Ex-security chief Hughie Elbert Stover is appealing his conviction and a three-year sentence for lying to investigators.



UPDATE 4/13/12
CHARLESTON, W.Va. (AP) -- Federal prosecutors are investigating suggestions by the former superintendent of the Upper Big Branch mine that inspectors told miners they were coming.

The revelation came during Gary May's recent plea hearing. U.S. Attorney Booth Goodwin says he's following up.

Goodwin says his staff pays attention to what defendants say in court. That includes May's suggestion that Mine Safety and Health Administration inspectors participated in the mine's early warning system.

An April 2010 explosion killed 29 men.

Several investigations concluded workers routinely alerted miners underground when inspectors were onsite, allowing time to conceal hazards.

MSHA says it never heard from May until his plea hearing because he refused to cooperate in investigations.

MSHA says it will take appropriate action if prosecutors obtain and share evidence of misconduct.



UPDATE 4/6/12
BECKLEY, W.Va. (AP) - A judge says the former superintendent of the Upper Big Branch mine can't leave West Virginia this weekend to attend his daughter's softball tournament.

U.S. District Judge Irene Berger denied Gary May's request to travel to Myrtle Beach, S.C., from Sunday through April 14.

Berger says May failed to establish good cause to support his motion.

May recently pleaded guilty to conspiracy to defraud the federal government for his actions at the former Massey Energy where 29 men died two years ago.

May is cooperating with federal prosecutors in a continuing investigation and will be sentenced Aug. 9.

He is the highest-ranking mine official charged in the blast.

Former security chief Hughie Elbert Stover is appealing his conviction and a three-year sentence for lying to investigators



UPDATE 3/29/12 @ 12:20 p.m.
BECKLEY, W.Va. (WSAZ & AP) -- The former superintendent of West Virginia's Upper Big Branch mine has pleaded guilty to a federal fraud charge.

May pleaded guilty Thursday before U.S. District Judge Irene Berger in Beckley to conspiracy to defraud the federal government. The charge stems from his actions at the former Massey Energy mine where 29 men died April 5, 2010.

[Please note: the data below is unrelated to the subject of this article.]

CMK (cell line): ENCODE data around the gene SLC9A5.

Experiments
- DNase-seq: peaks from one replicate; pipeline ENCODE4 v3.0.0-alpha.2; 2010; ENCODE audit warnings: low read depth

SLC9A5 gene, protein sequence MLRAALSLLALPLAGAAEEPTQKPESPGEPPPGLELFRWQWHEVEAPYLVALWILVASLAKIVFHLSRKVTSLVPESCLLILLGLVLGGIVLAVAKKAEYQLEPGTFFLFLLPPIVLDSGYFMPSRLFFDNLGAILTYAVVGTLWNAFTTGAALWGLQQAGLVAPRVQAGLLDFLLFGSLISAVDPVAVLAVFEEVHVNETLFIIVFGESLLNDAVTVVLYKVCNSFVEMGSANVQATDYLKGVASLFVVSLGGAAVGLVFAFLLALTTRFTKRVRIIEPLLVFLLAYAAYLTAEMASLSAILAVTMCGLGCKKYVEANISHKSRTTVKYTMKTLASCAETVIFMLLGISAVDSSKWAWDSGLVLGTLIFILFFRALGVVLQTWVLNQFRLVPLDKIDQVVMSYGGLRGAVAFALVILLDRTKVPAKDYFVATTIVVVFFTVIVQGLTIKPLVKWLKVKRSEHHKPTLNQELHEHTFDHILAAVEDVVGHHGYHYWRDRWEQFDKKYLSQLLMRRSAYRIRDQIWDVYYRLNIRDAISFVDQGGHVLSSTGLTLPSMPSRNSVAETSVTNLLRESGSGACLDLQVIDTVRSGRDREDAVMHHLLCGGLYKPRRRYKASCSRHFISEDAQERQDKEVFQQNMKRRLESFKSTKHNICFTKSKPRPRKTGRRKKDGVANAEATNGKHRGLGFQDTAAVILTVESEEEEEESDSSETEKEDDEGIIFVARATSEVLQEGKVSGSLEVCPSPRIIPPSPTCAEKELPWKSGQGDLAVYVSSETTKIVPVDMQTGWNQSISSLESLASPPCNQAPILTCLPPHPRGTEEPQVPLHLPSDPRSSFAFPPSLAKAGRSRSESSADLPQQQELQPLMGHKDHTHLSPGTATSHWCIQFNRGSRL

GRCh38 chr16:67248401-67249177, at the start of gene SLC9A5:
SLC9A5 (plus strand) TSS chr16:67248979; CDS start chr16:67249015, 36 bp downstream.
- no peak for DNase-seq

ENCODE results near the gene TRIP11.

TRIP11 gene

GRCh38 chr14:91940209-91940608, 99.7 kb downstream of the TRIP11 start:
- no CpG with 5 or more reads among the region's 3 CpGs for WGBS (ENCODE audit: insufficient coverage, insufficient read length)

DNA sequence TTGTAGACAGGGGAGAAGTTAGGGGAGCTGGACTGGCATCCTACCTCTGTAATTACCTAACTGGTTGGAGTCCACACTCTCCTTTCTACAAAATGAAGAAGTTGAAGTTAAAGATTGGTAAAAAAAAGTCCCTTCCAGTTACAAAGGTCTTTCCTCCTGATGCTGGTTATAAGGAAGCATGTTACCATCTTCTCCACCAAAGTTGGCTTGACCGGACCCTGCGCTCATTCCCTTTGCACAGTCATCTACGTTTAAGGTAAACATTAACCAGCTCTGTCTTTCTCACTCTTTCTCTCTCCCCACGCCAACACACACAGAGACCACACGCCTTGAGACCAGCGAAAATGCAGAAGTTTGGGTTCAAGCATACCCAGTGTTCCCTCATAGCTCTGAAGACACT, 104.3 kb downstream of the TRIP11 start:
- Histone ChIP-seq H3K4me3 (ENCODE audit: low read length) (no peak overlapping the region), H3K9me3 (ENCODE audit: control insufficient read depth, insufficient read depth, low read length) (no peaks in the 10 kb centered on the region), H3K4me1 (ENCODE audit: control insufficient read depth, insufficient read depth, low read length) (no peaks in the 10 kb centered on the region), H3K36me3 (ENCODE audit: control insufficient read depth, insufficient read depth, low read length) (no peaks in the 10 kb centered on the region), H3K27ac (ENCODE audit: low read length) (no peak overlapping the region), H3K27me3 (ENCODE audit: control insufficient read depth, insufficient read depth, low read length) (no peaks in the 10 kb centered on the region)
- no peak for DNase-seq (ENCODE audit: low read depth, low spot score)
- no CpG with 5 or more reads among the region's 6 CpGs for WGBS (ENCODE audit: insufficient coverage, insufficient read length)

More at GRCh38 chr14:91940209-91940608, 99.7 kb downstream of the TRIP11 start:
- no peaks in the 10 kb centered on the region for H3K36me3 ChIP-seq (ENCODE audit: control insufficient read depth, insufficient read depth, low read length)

Prosecutors say May disabled a methane monitor, falsified records and manipulated the ventilation system to fool inspectors.

"People who run coal mines have a fundamental obligation to be honest with mine regulators," Goodwin said. "When mine operators resort to tricks and deceit to keep government officials in the dark, our mine safety system unravels and miners are put in harm's way. The least we can do for coal miners is protect the integrity of the laws designed to keep them safe."

May is the highest-ranking company official charged in connection with the blast.

"I'm pleased that Mr. May is cooperating with our investigation," Goodwin continued. "We hope he can give us a better picture of what was going on at this company."

During the hearing Thursday, May admitted he and others conspired to impede MSHA in administering and enforcing mine health and safety laws at UBB, according to the release.

May told prosecutors that he gave advanced warning of MSHA inspections, often using code phrases to avoid detection.

May also admitted to concealing health and safety violations when he knew inspections were imminent, according to release. The violations concealed included poor airflow in the mine, piles of loose combustible coal and scarcities of rock dust, which prevents mine explosions.

According to the release, May further acknowledged that he ordered a mine examination book to be falsified. He also said he told miners to rewire the methane gas detector on a piece of mine equipment so the equipment could run illegally.

If convicted, May faces up to five years in prison a $250,000 fine.

His sentencing is set for August 9.



UPDATE 3/29/12 @ 8:45 a.m.
BECKLEY, W.Va. (AP) -- The former superintendent of West Virginia's Upper Big Branch mine is headed to court.

Gary May is set to enter a plea Thursday morning before U.S. District Judge Irene Berger in Beckley.

He's charged with conspiracy to defraud the federal government for his actions at the former Massey Energy mine where 29 men died April 5, 2010.

The Bloomingrose resident is apparently cooperating with prosecutors and is the highest-ranking company official charged yet in connection with the blast.

He's accused of disabling a methane monitor, falsifying records and manipulating the ventilation system to fool inspectors.

Prosecutors say they don't need to prove the government suffered any monetary loss to prove fraud. They say anyone who conspires to undermine the integrity of the government can be found guilty of the charge.

The plea hearing is set for 9 a.m. at the federal courthouse in Beckley.

Keep clicking on WSAZ.com for more information.



UPDATE 3/12/12 @ 10 a.m.
BECKLEY, W.Va. (AP) -- The former superintendent of the Upper Big Branch mine will enter a plea next week.

Gary May will appear before U.S. District Judge Irene Berger in Beckley on March 22.

May has been charged with conspiracy to defraud the federal government and is apparently cooperating with prosecutors in a continuing criminal investigation of the 2010 explosion that killed 29 men. The blast at the former Massey Energy mine was the worst U.S. coal mining disaster in four decades.